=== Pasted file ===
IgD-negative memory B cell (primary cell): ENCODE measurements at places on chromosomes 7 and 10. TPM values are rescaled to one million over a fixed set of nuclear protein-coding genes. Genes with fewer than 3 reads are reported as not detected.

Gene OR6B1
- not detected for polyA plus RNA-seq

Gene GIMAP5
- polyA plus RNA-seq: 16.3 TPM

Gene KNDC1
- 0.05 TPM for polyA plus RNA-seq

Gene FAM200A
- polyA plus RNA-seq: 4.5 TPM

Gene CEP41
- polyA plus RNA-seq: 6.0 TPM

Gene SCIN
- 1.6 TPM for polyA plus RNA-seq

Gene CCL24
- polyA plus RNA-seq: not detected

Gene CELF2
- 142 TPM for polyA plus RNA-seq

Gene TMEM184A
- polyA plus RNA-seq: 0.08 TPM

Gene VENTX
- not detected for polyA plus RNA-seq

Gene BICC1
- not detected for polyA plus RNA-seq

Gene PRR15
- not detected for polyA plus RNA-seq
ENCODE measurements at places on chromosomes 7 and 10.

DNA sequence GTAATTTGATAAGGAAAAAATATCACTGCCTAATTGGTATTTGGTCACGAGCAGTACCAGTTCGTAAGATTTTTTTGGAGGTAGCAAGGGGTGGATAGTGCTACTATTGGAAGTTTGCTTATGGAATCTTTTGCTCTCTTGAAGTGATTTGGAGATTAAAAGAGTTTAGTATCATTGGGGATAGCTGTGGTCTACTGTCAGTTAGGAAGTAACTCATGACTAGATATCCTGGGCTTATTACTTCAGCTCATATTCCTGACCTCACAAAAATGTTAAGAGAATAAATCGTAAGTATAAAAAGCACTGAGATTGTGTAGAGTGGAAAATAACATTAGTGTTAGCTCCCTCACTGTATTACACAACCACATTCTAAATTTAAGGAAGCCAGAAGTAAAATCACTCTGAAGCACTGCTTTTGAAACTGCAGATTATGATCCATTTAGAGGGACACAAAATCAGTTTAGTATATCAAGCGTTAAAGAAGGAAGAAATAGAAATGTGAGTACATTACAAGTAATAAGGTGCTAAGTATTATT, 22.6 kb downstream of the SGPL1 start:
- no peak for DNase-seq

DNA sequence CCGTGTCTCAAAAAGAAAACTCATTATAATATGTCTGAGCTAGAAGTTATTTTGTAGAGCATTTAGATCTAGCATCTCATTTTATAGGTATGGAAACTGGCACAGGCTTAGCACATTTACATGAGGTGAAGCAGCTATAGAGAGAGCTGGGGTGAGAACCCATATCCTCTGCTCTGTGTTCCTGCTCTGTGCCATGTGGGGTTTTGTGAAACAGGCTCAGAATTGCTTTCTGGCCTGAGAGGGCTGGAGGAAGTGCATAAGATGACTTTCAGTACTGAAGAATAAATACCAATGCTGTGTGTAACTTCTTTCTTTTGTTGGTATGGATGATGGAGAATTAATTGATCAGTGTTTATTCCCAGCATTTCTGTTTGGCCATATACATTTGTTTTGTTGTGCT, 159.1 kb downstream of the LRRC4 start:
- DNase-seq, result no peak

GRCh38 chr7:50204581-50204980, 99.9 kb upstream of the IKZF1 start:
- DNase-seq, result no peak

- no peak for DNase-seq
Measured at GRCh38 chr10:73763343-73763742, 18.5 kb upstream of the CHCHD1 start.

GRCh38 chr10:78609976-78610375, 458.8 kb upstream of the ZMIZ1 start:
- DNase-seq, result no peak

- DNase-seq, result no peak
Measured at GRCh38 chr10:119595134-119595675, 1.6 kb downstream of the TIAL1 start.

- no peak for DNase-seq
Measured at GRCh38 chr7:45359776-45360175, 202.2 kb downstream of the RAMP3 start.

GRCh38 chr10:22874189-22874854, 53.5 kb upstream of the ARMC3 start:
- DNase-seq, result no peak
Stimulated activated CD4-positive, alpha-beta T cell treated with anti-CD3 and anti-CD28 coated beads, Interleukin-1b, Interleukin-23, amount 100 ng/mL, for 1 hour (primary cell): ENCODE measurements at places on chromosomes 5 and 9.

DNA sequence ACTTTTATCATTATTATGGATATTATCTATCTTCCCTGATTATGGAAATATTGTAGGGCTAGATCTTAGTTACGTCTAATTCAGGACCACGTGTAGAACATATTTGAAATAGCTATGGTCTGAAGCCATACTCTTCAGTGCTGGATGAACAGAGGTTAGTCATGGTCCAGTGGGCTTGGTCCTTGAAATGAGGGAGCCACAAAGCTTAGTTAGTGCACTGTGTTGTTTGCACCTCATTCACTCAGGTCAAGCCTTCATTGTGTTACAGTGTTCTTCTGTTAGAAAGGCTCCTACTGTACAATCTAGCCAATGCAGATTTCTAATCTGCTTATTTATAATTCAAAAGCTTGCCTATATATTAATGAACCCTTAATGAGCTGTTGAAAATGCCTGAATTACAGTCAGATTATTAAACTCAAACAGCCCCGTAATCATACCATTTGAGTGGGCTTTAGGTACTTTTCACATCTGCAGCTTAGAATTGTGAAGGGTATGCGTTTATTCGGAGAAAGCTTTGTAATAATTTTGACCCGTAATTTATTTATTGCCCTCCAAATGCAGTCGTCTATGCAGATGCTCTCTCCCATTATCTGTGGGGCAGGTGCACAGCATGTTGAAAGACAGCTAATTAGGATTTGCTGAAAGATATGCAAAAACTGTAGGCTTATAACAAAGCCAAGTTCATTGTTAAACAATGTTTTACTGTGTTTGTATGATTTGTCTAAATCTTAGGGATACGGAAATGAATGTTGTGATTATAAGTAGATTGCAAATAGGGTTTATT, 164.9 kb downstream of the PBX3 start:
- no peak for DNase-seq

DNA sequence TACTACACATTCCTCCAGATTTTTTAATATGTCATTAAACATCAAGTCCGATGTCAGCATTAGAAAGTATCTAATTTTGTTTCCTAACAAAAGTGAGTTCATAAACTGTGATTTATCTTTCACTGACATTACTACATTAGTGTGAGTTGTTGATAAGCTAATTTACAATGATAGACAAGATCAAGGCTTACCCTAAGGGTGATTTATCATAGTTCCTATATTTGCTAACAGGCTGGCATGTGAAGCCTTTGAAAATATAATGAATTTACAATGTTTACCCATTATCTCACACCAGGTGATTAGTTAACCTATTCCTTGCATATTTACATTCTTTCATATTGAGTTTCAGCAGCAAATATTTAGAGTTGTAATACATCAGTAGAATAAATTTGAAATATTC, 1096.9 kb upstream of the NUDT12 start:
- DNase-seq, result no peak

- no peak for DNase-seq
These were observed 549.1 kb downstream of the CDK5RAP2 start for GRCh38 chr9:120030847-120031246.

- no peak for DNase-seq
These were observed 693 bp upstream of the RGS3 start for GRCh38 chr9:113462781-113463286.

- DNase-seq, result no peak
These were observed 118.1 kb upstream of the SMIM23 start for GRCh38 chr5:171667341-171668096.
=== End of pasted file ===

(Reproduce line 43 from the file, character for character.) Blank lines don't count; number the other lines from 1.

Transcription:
Stimulated activated CD4-positive, alpha-beta T cell treated with anti-CD3 and anti-CD28 coated beads, Interleukin-1b, Interleukin-23, amount 100 ng/mL, for 1 hour (primary cell): ENCODE measurements at places on chromosomes 5 and 9.